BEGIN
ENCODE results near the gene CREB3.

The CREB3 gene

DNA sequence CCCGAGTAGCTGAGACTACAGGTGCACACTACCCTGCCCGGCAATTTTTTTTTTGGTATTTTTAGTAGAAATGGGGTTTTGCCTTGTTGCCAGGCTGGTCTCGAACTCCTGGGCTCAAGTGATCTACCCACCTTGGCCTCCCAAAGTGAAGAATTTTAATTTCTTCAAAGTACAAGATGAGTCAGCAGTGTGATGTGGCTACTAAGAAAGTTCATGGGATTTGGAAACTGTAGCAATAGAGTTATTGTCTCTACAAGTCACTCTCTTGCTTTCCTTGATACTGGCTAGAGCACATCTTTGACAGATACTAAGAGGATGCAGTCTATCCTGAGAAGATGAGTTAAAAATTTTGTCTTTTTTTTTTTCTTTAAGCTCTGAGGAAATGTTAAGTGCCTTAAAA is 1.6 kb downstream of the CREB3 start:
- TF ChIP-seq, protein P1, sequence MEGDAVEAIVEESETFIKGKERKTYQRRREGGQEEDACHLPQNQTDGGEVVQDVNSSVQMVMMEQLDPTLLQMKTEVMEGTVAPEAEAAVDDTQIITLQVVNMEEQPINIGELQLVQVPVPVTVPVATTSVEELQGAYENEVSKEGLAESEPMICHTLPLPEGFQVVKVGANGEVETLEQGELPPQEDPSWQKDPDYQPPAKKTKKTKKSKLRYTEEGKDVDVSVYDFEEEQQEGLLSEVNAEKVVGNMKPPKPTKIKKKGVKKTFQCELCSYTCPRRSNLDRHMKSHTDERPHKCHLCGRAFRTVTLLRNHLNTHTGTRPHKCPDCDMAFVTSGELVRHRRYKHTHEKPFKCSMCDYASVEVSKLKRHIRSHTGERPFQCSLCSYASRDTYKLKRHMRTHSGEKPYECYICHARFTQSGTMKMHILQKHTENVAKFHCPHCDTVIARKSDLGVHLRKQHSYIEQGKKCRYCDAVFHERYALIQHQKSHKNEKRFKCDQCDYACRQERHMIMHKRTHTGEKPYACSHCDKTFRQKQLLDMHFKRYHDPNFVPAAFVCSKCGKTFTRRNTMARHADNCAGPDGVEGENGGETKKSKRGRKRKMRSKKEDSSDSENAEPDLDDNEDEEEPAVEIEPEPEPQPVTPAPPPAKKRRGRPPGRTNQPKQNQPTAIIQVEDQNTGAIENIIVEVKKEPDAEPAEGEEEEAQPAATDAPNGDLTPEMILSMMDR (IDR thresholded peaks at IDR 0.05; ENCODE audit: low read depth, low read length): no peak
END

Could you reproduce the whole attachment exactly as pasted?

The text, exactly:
ENCODE results near the gene CREB3.

The CREB3 gene

DNA sequence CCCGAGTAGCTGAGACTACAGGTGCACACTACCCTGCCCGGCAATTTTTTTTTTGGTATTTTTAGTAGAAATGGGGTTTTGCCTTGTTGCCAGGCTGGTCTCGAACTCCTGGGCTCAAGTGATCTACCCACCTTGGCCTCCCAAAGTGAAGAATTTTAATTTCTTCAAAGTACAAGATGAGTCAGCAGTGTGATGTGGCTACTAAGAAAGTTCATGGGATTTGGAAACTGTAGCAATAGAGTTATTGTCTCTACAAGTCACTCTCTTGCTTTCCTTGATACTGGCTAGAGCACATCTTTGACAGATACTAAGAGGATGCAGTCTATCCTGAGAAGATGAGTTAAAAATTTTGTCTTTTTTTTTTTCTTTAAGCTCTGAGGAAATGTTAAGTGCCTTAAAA is 1.6 kb downstream of the CREB3 start:
- TF ChIP-seq, protein P1, sequence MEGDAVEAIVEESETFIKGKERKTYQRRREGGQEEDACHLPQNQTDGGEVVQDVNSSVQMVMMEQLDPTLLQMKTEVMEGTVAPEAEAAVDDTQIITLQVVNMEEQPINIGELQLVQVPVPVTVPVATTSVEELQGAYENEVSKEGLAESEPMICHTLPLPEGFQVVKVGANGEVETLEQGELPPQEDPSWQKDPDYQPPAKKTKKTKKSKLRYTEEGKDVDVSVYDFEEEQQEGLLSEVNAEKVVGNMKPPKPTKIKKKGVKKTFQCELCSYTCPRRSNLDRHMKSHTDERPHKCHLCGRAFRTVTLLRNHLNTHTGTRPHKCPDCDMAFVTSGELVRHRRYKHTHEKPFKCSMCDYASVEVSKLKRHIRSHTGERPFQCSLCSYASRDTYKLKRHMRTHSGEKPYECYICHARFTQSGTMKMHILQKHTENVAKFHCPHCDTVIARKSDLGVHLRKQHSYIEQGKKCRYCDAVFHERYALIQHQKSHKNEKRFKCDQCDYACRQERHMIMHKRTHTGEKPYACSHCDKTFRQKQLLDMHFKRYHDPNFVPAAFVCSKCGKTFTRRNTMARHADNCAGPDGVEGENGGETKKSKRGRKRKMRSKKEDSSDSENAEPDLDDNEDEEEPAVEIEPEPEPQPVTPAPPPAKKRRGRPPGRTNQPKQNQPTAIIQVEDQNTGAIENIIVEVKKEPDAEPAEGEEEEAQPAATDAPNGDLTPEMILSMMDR (IDR thresholded peaks at IDR 0.05; ENCODE audit: low read depth, low read length): no peak